" The film serves as a sequel to the Gibson-George Miller trilogy of Mad Max,…
Many of us discovered Tom Hardy in Bronson, director Nicolas Winding Refn’s cinematic ode to British brawler Charles Bronson. That movie was a force to be reckoned with and Hardy was the biggest reason why. His reckless performance as one of England’s most volatile criminals proved the actor was capable of physical things not many are. On his new FX series, Taboo, Hardy shows flashes of that old Bronson insanity. He’s incredible to watch.
Taboo stars Hardy as James Keziah Delaney, a wine merchant’s son who disappears to Africa and is presumed dead by London society. The show begins with his resurrection. He shows up at his father’s funeral in London. The year is 1811 and it was the worst of times for many depicted on the show. Hardy’s character seems possessed by the furies. Wide-eyed and keenly focused, he takes control of his father’s estate, which includes a valuable stretch of land the powerful East India Company covets.
The key to Taboo is a mystery. What happened to Delaney over the past decade that made him a seeming lunatic? Hardy reveals little. But, from his eyes (and hallucinations), it’s clear the years haven’t been kind. This guy has seen some shit. The Dickensian supporting characters can see it too. There are whispers that Delaney is as crazy as his old man, but the lost son proves a step ahead in every dealing. Hardy isn’t kind in the role. He has returned to London to inherit what’s his and these pompous suits aren’t going to take it. You can feel the weight of his presence in every scene. Delaney wants to intimidate.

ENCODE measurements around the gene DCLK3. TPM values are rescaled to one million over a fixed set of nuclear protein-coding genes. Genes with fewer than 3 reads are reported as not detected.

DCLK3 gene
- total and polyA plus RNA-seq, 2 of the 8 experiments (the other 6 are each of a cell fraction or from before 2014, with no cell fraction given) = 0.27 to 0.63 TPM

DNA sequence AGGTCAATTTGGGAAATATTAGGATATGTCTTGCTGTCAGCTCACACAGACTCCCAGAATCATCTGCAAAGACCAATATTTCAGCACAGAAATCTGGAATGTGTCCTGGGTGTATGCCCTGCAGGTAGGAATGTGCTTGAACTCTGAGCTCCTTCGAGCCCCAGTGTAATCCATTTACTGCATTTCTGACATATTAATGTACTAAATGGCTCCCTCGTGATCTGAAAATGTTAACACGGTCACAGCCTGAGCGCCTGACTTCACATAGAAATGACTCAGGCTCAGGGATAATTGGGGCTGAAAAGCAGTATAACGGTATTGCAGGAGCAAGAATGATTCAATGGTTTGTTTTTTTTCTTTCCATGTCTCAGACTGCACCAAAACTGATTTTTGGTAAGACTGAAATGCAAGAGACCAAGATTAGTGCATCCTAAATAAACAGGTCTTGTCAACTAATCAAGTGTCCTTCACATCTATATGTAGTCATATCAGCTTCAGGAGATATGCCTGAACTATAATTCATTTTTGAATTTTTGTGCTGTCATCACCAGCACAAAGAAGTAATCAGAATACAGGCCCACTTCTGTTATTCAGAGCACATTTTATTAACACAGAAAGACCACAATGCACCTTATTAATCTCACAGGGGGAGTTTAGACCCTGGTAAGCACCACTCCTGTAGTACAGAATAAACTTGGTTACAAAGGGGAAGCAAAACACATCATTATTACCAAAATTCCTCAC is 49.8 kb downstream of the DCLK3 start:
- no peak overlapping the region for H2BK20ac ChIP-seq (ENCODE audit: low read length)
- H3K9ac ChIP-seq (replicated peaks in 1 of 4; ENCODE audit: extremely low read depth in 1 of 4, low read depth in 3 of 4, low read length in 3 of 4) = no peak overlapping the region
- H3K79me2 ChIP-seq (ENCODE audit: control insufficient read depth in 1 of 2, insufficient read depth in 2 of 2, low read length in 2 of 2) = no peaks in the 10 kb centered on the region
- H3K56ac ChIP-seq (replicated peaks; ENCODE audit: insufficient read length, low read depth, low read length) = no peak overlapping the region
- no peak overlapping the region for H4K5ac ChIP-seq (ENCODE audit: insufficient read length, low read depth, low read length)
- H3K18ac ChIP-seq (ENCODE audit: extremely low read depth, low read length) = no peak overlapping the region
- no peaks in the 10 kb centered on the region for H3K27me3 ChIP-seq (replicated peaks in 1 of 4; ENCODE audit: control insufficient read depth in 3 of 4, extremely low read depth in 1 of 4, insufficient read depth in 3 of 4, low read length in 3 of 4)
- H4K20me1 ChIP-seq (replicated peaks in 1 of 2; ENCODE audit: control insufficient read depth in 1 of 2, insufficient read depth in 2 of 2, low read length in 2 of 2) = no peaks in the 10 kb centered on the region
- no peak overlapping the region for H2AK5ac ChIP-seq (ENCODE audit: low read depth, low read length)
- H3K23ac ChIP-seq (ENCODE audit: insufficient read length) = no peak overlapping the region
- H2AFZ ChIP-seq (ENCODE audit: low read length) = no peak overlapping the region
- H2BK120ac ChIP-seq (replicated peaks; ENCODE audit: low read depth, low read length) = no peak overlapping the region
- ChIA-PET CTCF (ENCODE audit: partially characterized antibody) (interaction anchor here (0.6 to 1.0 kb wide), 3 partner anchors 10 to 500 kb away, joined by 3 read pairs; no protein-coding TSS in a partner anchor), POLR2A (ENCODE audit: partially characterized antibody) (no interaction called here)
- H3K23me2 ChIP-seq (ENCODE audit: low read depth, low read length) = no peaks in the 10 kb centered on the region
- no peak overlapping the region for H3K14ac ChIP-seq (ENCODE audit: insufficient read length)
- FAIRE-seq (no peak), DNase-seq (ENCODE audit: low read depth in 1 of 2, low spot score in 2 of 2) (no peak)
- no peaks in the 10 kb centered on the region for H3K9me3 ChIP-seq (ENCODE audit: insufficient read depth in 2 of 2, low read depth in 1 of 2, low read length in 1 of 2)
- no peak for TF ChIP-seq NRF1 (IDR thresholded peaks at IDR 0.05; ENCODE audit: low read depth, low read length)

In an interview with THR last week, Hardy admits he’s “been a dick” in real life as well, but says he finds that reputation helpful playing dark characters.
“… I play a lot of scary blokes, and there are probably a few reasons why. First, villains are much more interesting than hero leads, who are, for the most part, really boring. The thought of going into work day in and day out to play someone who is just mind-numbingly boring fills me with dread, so I don’t bother. Another part of it is when I was younger I remember being frightened a lot — of being small and skinny and vulnerable and feeling that I could have been preyed upon easily. So, everything that I play is what scared me.”
Head over to THR for more from the madman Taboo star about his new show, “playing the game” in Hollywood and feeling out of place during the Oscars last year.
And catch Hardy on Taboo Tuesday nights on FX.